November 08, 2002
Security Council Passes Resolution on Iraq
The United Nations Security Council today unanimously proved a US and British-sponsored draft resolution setting stringent conditions for renewed weapons inspections in Iraq and threatening serious consequences if Iraq fails to comply. Susan Wood reports from the UN.
Inside Basra – What Will War Bring?
While the United States made some major concessions in the final negotiation phase at the Security Council, the final draft still meets the Bush administration’s key demands: toughening U.N. weapons inspections and leaving the United States free to take military action against Iraq if inspectors say Baghdad isn’t complying. If and when the US decides to carry out an attack on Iraq, the southern port city of Basra will be one of the major frontlines. In many ways it already is. Basra lies within the so-called no fly zones imposed by the US and Britain and the people live under regular US bombing. The city lies between Kuwait and Iran and has been at the center of war for more than 20 years. FSRN correspondent Jeremy Scahill reports from Basra.
US Involved in Developing Scary Weapons
Documents obtained under the Freedom of Information act are causing an uproar in British political circles. The documents revealed that Britain has been involved in secret talks with the US over the development of so-called non-lethal weapons, that include lasers that blind the enemy, microwave systems that cook the skin of human targets and the use of gases similar to those recently deployed in Moscow to end the theater siege by Chechen rebels which killed more than 100 people. The documents also detail talks about the battlefield use of the weapons and whether they can be used to back-up economic sanctions against target countries. The “assessment reports” took place on November 30th, 2000 and prompted demands by British opposition politicians for a full statement on Britain’s involvement in developing such weapons. But, as Dred-Scott Keyes reports, US and British military collaboration is nothing new but the way in which these weapons may be used, is.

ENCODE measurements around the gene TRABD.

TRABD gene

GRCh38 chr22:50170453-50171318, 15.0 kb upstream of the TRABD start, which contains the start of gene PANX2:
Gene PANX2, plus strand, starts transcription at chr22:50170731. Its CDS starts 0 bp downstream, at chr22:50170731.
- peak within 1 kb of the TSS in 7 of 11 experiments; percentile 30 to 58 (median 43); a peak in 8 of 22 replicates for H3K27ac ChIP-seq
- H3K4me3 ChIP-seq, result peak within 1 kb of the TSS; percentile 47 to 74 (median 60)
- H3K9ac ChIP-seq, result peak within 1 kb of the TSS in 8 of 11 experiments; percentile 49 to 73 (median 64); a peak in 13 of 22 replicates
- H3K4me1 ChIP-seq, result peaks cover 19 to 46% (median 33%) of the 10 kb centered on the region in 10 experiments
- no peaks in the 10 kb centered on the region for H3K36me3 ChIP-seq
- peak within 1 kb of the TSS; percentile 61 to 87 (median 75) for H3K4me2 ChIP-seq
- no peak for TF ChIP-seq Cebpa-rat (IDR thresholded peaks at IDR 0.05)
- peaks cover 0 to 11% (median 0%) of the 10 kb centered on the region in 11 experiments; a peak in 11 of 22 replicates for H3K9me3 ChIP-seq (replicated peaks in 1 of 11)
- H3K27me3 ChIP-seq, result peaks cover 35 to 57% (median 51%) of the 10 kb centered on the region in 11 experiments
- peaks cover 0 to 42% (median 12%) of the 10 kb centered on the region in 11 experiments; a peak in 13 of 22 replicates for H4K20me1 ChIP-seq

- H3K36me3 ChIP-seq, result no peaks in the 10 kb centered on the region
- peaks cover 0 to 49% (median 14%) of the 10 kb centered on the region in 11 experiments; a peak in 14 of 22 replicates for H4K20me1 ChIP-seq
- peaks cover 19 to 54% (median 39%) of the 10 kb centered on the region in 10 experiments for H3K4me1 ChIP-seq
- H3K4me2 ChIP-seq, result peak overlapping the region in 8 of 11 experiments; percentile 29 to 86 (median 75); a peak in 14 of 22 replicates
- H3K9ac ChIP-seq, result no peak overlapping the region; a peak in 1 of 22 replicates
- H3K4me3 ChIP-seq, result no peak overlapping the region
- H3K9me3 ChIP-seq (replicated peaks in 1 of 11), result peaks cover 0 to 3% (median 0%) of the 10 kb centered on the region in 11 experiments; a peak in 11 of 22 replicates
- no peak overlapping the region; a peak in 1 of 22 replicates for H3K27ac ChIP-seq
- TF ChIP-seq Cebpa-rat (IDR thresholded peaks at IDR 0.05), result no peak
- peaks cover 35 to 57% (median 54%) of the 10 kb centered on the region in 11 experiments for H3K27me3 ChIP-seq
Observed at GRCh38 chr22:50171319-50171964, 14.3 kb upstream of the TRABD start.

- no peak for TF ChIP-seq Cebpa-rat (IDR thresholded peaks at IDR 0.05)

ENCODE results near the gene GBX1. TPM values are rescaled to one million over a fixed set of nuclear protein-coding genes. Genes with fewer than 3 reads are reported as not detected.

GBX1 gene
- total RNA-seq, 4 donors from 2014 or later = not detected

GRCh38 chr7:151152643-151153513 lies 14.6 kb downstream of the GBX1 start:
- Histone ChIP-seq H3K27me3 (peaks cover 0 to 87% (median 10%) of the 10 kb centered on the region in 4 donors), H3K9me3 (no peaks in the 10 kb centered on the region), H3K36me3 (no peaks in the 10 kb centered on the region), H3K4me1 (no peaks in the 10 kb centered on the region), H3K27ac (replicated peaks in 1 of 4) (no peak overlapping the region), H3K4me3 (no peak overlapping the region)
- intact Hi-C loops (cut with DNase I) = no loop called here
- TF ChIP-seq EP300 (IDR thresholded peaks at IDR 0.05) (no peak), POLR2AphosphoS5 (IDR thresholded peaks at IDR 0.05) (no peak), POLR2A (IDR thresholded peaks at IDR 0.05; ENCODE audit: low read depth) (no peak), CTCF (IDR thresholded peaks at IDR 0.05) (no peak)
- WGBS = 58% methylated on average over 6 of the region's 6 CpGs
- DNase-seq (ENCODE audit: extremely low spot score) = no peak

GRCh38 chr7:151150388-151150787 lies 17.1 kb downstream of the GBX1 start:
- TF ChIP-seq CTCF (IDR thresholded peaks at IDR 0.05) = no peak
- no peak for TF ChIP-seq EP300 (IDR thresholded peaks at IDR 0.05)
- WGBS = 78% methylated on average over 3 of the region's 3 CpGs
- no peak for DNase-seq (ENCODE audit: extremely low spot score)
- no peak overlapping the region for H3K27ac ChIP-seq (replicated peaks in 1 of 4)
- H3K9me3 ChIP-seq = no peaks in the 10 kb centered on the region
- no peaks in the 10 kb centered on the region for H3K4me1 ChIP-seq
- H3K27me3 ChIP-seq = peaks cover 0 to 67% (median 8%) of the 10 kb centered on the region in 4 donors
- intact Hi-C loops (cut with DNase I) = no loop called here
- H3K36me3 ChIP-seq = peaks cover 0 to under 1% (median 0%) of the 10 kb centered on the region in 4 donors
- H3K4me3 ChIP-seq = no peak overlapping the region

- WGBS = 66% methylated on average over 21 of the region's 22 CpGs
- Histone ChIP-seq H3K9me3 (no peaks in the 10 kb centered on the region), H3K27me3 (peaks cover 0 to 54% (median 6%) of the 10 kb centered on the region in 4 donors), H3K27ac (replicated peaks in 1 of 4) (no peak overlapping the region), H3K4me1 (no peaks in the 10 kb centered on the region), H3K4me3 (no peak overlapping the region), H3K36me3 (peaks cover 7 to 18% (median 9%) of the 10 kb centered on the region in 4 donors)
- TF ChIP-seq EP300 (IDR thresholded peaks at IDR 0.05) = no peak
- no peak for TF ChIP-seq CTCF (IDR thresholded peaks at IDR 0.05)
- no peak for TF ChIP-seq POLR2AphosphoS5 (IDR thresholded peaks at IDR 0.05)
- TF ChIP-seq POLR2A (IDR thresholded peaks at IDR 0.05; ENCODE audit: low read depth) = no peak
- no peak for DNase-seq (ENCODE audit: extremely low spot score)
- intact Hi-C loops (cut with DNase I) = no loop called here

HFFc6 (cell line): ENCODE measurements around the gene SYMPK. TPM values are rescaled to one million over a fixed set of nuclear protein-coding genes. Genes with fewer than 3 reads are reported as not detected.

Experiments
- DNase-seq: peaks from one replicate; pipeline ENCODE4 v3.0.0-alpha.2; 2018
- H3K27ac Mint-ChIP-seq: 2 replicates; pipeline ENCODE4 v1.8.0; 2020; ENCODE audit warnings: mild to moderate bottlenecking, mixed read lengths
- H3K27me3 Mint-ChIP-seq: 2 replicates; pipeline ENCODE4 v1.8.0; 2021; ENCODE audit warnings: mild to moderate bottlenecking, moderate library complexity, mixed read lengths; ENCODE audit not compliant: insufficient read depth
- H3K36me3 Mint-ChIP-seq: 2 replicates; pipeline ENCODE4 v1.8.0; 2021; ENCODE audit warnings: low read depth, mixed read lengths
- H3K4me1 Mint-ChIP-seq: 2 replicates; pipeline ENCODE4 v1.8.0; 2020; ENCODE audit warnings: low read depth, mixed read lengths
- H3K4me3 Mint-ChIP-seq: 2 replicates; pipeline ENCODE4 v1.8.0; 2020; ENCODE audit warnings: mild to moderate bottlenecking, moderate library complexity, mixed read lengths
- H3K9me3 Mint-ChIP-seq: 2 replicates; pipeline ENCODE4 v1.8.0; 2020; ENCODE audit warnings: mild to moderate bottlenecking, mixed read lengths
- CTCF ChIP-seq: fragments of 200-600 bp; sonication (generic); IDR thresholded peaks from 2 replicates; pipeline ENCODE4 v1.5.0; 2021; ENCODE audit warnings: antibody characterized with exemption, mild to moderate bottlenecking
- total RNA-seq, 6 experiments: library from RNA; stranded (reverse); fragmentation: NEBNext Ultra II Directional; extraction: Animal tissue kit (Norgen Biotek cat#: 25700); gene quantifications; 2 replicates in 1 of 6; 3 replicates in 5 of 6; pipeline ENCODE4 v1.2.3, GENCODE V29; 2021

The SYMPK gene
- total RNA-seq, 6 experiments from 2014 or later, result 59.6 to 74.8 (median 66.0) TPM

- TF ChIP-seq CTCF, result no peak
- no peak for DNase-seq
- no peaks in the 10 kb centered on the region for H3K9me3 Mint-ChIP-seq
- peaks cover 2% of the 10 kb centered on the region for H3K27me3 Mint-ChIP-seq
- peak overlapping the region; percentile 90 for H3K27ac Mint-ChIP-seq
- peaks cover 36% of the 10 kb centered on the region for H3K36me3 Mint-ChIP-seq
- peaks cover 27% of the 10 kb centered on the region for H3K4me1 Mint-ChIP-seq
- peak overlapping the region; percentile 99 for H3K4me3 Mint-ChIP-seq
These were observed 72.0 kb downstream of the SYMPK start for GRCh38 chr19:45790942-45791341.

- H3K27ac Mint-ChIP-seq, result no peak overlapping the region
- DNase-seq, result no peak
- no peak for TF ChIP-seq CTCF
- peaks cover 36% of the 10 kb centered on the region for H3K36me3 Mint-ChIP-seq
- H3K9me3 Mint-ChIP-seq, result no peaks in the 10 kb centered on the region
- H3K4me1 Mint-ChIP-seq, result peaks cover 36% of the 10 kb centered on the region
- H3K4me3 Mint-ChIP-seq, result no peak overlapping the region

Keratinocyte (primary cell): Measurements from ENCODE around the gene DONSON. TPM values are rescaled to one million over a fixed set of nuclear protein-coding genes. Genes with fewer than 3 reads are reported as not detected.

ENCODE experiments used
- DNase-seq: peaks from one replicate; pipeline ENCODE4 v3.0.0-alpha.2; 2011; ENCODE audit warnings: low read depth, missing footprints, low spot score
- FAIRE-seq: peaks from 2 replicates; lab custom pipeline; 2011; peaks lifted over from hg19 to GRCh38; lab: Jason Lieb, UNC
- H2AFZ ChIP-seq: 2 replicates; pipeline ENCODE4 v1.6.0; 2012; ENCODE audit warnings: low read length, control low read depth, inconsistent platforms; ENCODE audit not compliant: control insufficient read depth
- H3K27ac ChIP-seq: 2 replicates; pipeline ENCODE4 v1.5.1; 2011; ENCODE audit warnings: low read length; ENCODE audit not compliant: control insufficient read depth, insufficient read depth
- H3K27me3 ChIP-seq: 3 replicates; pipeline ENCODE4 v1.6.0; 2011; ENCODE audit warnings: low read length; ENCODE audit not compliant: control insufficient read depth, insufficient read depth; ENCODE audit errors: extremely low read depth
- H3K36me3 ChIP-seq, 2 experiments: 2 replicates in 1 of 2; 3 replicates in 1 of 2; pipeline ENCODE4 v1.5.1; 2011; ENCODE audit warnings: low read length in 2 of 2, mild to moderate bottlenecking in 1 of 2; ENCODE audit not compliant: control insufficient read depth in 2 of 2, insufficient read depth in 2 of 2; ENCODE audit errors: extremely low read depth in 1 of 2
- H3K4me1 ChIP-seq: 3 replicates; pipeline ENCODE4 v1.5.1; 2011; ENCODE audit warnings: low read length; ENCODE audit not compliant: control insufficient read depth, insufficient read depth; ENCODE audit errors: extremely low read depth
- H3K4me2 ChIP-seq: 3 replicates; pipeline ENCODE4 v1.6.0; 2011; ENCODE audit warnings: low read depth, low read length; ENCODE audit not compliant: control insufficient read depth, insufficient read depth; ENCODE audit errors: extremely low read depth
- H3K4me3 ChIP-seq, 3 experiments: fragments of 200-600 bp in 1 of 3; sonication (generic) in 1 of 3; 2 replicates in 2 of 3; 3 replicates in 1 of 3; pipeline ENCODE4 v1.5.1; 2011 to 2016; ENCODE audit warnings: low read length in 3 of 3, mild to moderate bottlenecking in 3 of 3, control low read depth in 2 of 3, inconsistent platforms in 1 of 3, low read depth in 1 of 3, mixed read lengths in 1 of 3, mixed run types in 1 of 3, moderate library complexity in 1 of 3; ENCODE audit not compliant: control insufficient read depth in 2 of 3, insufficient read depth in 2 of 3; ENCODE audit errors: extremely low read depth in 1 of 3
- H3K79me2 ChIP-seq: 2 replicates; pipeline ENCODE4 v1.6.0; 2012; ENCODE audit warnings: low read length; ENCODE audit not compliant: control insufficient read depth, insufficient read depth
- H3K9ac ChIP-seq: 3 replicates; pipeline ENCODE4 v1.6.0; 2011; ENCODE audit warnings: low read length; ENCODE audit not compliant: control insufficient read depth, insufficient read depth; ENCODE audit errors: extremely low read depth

LGBT Candidates Win in Tuesday’s Elections
As we reported in the headlines, election supervisors in the Florida county of Broward today said that around 103 thousand votes were not counted in Florida’s governor race. While the officials say the votes only reduce Jeb Bush’s victory margin by 13,000 votes, over 70% of the votes not counted were Spanish language votes. Meanwhile, despite the Senate’s fall into Republican hands, lesbian, gay, bisexual and transgender candidates and activists fared well in Tuesday’s elections at all levels of government. From Pacifica affiliate WORT, Joanne Powers reports.
Florida Reverses Death Sentence of Minor
As the Sniper suspects appeared in a Virginia court today, judges in the counties where the two Sniper suspects are being tried may face a difficult task in deciding whether the trials should be moved elsewhere to seat an impartial jury, as legal experts say there is less chance of a fair trial in Virginia. Meanwhile, the Florida Supreme Court yesterday reversed the death sentence of a killer who was 17 when he brutally murdered a Florida man – over 2 days time – in 1999. The reversal comes at a time of increased intensity on executing juveniles – with 1 of the 2 alleged Sniper suspects – John Lee Malvo – facing a possible execution at the age of 17. Mitch Perry reports from Tampa.